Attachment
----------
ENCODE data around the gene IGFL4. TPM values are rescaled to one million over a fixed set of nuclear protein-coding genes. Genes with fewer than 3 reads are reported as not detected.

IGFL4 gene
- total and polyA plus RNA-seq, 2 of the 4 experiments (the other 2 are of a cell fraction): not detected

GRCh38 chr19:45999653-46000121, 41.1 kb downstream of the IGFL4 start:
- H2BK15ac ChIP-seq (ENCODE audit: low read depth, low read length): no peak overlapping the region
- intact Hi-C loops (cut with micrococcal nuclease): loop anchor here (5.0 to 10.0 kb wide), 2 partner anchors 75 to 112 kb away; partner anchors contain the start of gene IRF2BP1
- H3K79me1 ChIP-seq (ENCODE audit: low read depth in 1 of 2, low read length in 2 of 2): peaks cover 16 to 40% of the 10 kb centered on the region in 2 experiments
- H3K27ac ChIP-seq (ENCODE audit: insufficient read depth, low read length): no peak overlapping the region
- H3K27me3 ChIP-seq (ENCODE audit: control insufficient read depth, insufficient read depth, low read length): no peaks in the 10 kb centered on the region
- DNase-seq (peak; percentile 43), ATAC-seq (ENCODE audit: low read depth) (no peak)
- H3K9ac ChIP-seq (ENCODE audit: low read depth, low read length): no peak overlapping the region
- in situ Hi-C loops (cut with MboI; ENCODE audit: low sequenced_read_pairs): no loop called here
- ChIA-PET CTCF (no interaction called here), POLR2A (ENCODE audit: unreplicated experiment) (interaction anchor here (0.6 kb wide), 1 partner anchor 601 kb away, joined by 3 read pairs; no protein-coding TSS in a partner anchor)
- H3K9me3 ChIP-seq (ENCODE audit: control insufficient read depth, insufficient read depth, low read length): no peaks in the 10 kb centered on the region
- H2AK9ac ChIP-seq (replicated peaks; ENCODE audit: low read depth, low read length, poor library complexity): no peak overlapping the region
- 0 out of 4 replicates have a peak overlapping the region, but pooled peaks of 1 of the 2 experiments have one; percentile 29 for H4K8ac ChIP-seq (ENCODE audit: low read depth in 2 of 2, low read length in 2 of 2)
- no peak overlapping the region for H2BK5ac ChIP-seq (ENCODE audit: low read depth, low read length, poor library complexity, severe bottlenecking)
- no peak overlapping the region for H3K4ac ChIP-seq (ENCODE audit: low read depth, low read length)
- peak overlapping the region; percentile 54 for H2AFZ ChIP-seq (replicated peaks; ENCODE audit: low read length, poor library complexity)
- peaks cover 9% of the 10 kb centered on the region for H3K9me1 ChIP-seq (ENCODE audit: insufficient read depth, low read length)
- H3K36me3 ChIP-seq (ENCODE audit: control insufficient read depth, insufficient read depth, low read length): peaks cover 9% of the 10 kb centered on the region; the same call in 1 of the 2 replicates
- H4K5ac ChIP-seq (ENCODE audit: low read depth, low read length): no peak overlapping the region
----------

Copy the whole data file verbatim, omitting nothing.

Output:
ENCODE data around the gene IGFL4. TPM values are rescaled to one million over a fixed set of nuclear protein-coding genes. Genes with fewer than 3 reads are reported as not detected.

IGFL4 gene
- total and polyA plus RNA-seq, 2 of the 4 experiments (the other 2 are of a cell fraction): not detected

GRCh38 chr19:45999653-46000121, 41.1 kb downstream of the IGFL4 start:
- H2BK15ac ChIP-seq (ENCODE audit: low read depth, low read length): no peak overlapping the region
- intact Hi-C loops (cut with micrococcal nuclease): loop anchor here (5.0 to 10.0 kb wide), 2 partner anchors 75 to 112 kb away; partner anchors contain the start of gene IRF2BP1
- H3K79me1 ChIP-seq (ENCODE audit: low read depth in 1 of 2, low read length in 2 of 2): peaks cover 16 to 40% of the 10 kb centered on the region in 2 experiments
- H3K27ac ChIP-seq (ENCODE audit: insufficient read depth, low read length): no peak overlapping the region
- H3K27me3 ChIP-seq (ENCODE audit: control insufficient read depth, insufficient read depth, low read length): no peaks in the 10 kb centered on the region
- DNase-seq (peak; percentile 43), ATAC-seq (ENCODE audit: low read depth) (no peak)
- H3K9ac ChIP-seq (ENCODE audit: low read depth, low read length): no peak overlapping the region
- in situ Hi-C loops (cut with MboI; ENCODE audit: low sequenced_read_pairs): no loop called here
- ChIA-PET CTCF (no interaction called here), POLR2A (ENCODE audit: unreplicated experiment) (interaction anchor here (0.6 kb wide), 1 partner anchor 601 kb away, joined by 3 read pairs; no protein-coding TSS in a partner anchor)
- H3K9me3 ChIP-seq (ENCODE audit: control insufficient read depth, insufficient read depth, low read length): no peaks in the 10 kb centered on the region
- H2AK9ac ChIP-seq (replicated peaks; ENCODE audit: low read depth, low read length, poor library complexity): no peak overlapping the region
- 0 out of 4 replicates have a peak overlapping the region, but pooled peaks of 1 of the 2 experiments have one; percentile 29 for H4K8ac ChIP-seq (ENCODE audit: low read depth in 2 of 2, low read length in 2 of 2)
- no peak overlapping the region for H2BK5ac ChIP-seq (ENCODE audit: low read depth, low read length, poor library complexity, severe bottlenecking)
- no peak overlapping the region for H3K4ac ChIP-seq (ENCODE audit: low read depth, low read length)
- peak overlapping the region; percentile 54 for H2AFZ ChIP-seq (replicated peaks; ENCODE audit: low read length, poor library complexity)
- peaks cover 9% of the 10 kb centered on the region for H3K9me1 ChIP-seq (ENCODE audit: insufficient read depth, low read length)
- H3K36me3 ChIP-seq (ENCODE audit: control insufficient read depth, insufficient read depth, low read length): peaks cover 9% of the 10 kb centered on the region; the same call in 1 of the 2 replicates
- H4K5ac ChIP-seq (ENCODE audit: low read depth, low read length): no peak overlapping the region